Render therefore unto Caesar the things which are Caesar's and unto God the things that are God's. Matthew 22:21
Fr. Scott's sermon discussed the Gospel lesson for the Twenty-third Sunday after Trinity (Matthew 22: 15 - 22 BCP p. 222), which describes when the Pharisees tried to corner Jesus into a position they could use against him. They wanted to make love of God and country mutually exclusive. If our Lord sided with the Jews by saying to only give to God and not pay Caesar's taxes, He would have been killed by the Romans sooner then He was. If He said disobey God and pay the Roman taxes, the Jews would kill Him for not honoring God. A lose/lose situation! Jesus instructs the Pharisees to give Him a coin and asks them whose image is on it. The Pharisees confirm Caesar's image is on the coin. Our Lord then says to give back to Caesar what is Caesar's and to God the things that are God's.
Christians find themselves as dual citizens in this life. In our Epistle reading, St. Paul tells the Philippians that "our citizenship is in heaven" but we also live under the government of the USA. We owe both loyalty and trust in God's infinite plan that the people governing us were put there for a purpose. The New Testament spends a lot of time talking being good subjects. Where the line between following and objecting is . . . is not an easy one to determine. Our Lord is defending the very government that would soon kill Him. As Christians, we can talk about the issues themselves, but we should never align ourselves with a particular party absolutely. History has taught us every time the Church is married to the State, the Church is always the one to compromise.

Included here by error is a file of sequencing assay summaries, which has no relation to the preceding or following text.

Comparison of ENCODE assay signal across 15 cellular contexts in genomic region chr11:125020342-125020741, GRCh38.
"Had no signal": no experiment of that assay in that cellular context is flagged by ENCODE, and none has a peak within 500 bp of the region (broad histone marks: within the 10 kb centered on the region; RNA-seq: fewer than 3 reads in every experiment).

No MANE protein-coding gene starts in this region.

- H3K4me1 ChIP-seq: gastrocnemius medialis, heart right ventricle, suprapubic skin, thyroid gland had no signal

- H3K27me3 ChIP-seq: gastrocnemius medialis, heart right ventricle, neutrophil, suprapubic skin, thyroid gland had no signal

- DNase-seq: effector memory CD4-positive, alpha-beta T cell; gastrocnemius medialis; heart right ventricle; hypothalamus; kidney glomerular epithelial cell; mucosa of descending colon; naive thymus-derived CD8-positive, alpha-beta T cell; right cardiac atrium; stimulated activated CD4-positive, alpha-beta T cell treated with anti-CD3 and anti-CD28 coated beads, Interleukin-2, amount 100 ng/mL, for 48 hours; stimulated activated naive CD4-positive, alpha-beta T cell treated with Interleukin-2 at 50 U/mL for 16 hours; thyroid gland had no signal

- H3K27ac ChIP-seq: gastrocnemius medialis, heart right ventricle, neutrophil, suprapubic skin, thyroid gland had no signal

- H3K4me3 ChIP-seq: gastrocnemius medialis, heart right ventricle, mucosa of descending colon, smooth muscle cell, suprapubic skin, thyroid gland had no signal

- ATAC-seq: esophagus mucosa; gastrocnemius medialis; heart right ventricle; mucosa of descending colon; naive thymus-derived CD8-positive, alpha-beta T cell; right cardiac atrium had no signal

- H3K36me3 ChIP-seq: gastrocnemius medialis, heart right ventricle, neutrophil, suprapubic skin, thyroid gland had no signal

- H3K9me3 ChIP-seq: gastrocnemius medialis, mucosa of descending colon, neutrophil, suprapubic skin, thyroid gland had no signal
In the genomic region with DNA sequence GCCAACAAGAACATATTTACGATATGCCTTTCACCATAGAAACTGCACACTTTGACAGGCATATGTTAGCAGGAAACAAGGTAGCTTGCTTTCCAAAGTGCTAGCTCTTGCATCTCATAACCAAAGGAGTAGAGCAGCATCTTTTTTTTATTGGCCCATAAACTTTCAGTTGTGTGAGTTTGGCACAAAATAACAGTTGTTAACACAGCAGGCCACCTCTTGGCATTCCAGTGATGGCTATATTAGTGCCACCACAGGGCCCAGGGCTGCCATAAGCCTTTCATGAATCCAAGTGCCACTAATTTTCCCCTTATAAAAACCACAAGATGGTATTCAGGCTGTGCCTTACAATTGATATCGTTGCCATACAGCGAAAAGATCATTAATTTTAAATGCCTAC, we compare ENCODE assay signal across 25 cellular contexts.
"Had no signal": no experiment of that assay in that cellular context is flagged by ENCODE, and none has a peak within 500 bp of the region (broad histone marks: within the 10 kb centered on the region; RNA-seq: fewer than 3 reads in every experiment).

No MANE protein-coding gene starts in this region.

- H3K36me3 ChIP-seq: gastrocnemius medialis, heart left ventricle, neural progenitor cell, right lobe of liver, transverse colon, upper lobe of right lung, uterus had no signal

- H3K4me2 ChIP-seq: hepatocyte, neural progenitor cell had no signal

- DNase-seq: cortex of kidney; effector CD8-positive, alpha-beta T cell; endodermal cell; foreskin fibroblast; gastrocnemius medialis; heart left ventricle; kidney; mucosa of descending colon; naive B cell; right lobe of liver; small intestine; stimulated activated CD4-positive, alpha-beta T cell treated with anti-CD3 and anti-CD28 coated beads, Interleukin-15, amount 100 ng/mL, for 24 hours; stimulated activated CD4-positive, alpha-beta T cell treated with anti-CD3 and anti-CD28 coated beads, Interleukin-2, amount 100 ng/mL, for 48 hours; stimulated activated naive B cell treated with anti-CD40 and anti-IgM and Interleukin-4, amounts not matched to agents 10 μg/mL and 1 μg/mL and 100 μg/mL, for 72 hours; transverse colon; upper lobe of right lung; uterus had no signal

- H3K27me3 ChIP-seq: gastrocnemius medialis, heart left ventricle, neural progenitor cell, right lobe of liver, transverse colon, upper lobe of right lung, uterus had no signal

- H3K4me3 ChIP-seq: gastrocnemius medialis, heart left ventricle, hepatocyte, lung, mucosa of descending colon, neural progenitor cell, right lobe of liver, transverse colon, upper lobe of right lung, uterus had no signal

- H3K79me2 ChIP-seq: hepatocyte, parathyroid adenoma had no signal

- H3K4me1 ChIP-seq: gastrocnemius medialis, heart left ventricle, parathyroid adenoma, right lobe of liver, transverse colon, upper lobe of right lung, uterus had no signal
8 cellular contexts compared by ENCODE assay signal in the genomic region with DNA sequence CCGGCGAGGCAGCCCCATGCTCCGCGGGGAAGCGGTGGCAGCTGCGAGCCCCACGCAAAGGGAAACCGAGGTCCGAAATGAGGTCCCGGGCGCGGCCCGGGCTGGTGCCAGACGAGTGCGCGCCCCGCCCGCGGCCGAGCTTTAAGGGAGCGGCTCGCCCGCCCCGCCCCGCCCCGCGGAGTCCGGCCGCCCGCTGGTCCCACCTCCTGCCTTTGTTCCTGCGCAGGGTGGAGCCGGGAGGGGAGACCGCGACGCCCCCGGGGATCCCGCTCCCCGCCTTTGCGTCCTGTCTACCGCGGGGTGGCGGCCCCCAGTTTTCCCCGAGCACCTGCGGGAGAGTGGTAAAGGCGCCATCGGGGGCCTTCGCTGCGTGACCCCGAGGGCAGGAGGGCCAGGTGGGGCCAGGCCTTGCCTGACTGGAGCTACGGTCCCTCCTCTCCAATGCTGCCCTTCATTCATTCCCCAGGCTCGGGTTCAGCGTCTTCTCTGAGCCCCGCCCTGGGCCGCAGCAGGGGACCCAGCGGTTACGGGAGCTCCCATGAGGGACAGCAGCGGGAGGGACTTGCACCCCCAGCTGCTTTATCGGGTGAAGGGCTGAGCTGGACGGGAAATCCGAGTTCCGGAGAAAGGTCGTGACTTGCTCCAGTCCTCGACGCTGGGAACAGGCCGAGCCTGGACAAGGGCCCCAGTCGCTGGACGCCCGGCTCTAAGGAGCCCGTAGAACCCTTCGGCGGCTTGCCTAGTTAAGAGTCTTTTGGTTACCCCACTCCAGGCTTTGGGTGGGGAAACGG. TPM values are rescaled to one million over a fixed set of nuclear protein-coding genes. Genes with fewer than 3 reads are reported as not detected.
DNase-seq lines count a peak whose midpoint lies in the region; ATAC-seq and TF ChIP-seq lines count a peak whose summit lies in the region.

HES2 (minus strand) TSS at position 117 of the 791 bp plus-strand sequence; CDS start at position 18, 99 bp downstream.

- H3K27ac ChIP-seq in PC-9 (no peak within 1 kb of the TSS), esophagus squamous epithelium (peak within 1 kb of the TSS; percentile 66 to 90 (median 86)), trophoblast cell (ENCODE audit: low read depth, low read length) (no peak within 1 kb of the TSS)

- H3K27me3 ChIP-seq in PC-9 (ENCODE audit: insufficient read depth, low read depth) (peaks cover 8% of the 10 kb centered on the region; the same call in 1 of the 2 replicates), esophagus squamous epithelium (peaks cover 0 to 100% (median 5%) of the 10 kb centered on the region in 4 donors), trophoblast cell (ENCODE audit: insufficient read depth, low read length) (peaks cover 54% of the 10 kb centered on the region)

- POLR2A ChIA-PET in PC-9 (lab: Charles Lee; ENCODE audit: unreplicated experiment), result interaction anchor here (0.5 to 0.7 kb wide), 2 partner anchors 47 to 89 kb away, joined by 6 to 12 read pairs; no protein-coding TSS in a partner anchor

Our Lord goes on to speak about what God is due. He is talking about the greater responsibility of our greater citizenship. But what if our citizenships conflict? It does not matter what is allowed by the government, if God tells us not to do something then we are bound by the higher law and should follow God's Word. However, when there is not a clear Word from God (the Bible does not directly speak to a topic), where the line is drawn is up to the individual Christian.
We are called to be good citizens in both of our residences. We are to honor and give what is due to our earthly residence, trusting in God's plan for our country. We also belong to a heavenly kingdom that requires more from us and deals directly with our own actions for which we are accountable. We will always be disappointed if we look to government to fix the problems that only God can fix.
Please find Fr. Scott's complete sermon at the 29:10 minute mark at the following link:
After services, we had a full parish hall and a delightful lunch of sausage balls, veggies, fruit, and chocolate/pumpkin cake provided by Teresa and Carol!
We even spilled over into the recently completed Sunday School room!
And the winner of the cutest picture of the week is Amber!
On All Souls Day earlier this week Fr. Scott led a beautiful but somber service.
In his sermon Fr. Scott discussed All Souls Day, part of the Allhollowtide season of All Saints Eve, All Saints Day and All Souls Day. This feast is over a millennium old and its medieval purpose was to pray for the dead so that the dead would spend less time in purgatory. In the Middle Ages, purgatory was seen as a physical place Christians went to if they were not purified enough to enter heaven. Only saved, baptized Christians could go to purgatory and they were assured of their eventual salvation. This was not Hell where unbelievers went and had no path to redemption.